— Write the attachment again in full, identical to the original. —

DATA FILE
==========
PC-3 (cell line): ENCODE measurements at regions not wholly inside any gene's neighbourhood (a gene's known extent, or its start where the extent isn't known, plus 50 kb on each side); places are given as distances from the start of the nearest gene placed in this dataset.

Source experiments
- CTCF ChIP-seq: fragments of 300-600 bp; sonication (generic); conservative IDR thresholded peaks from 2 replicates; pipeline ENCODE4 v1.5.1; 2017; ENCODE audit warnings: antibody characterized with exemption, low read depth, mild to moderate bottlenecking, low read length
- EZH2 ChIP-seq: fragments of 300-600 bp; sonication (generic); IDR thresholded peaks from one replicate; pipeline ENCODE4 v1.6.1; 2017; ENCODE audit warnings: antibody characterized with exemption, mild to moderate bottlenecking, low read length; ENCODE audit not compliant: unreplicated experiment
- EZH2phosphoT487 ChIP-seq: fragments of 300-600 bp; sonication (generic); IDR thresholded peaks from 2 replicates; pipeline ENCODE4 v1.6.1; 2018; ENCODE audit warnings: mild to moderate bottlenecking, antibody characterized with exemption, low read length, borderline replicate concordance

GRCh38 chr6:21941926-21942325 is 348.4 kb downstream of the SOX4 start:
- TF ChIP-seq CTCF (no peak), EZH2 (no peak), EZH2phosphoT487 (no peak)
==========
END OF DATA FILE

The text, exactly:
PC-3 (cell line): ENCODE measurements at regions not wholly inside any gene's neighbourhood (a gene's known extent, or its start where the extent isn't known, plus 50 kb on each side); places are given as distances from the start of the nearest gene placed in this dataset.

Source experiments
- CTCF ChIP-seq: fragments of 300-600 bp; sonication (generic); conservative IDR thresholded peaks from 2 replicates; pipeline ENCODE4 v1.5.1; 2017; ENCODE audit warnings: antibody characterized with exemption, low read depth, mild to moderate bottlenecking, low read length
- EZH2 ChIP-seq: fragments of 300-600 bp; sonication (generic); IDR thresholded peaks from one replicate; pipeline ENCODE4 v1.6.1; 2017; ENCODE audit warnings: antibody characterized with exemption, mild to moderate bottlenecking, low read length; ENCODE audit not compliant: unreplicated experiment
- EZH2phosphoT487 ChIP-seq: fragments of 300-600 bp; sonication (generic); IDR thresholded peaks from 2 replicates; pipeline ENCODE4 v1.6.1; 2018; ENCODE audit warnings: mild to moderate bottlenecking, antibody characterized with exemption, low read length, borderline replicate concordance

GRCh38 chr6:21941926-21942325 is 348.4 kb downstream of the SOX4 start:
- TF ChIP-seq CTCF (no peak), EZH2 (no peak), EZH2phosphoT487 (no peak)